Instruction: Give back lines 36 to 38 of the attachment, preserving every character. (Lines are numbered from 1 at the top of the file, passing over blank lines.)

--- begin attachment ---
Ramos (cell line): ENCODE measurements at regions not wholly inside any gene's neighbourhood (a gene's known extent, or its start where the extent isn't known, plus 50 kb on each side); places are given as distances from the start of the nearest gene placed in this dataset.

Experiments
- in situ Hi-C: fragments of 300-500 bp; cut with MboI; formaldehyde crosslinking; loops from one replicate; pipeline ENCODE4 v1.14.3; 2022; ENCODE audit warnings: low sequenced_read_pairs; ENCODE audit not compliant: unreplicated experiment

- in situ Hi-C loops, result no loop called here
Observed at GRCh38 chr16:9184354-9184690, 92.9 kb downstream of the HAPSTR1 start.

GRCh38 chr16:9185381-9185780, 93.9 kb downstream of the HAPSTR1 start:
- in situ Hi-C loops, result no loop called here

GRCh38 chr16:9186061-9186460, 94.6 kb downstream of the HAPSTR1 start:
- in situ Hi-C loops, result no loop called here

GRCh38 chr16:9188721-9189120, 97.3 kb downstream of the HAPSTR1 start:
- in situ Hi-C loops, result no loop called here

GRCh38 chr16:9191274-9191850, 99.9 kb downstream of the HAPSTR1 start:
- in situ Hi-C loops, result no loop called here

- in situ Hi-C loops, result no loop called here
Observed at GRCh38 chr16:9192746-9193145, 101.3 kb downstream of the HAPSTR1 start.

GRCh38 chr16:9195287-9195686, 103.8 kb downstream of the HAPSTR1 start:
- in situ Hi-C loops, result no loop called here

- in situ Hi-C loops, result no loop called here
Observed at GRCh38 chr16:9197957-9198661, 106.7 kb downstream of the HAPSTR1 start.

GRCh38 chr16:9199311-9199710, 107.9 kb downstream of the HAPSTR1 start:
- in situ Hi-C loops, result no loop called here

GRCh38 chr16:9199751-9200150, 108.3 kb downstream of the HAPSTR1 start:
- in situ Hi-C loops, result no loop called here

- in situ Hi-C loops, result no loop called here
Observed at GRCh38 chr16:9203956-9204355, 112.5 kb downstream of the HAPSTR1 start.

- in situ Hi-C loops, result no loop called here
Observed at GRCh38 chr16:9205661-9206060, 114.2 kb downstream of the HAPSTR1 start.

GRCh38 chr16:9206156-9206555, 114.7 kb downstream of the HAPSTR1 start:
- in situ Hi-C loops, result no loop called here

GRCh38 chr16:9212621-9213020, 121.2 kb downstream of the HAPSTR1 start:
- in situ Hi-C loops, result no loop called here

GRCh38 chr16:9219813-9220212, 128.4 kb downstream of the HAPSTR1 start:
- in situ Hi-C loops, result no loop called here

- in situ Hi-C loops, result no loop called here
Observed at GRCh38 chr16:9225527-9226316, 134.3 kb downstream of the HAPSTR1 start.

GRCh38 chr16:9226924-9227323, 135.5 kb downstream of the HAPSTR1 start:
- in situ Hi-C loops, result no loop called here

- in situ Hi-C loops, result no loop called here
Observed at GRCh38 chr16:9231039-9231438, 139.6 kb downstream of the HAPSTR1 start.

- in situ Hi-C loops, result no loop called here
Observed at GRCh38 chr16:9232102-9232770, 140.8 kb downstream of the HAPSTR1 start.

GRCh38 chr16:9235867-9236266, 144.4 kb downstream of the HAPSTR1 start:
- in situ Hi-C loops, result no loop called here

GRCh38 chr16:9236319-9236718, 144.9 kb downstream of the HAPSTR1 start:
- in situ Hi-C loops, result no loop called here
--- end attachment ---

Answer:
GRCh38 chr16:9226924-9227323, 135.5 kb downstream of the HAPSTR1 start:
- in situ Hi-C loops, result no loop called here

- in situ Hi-C loops, result no loop called here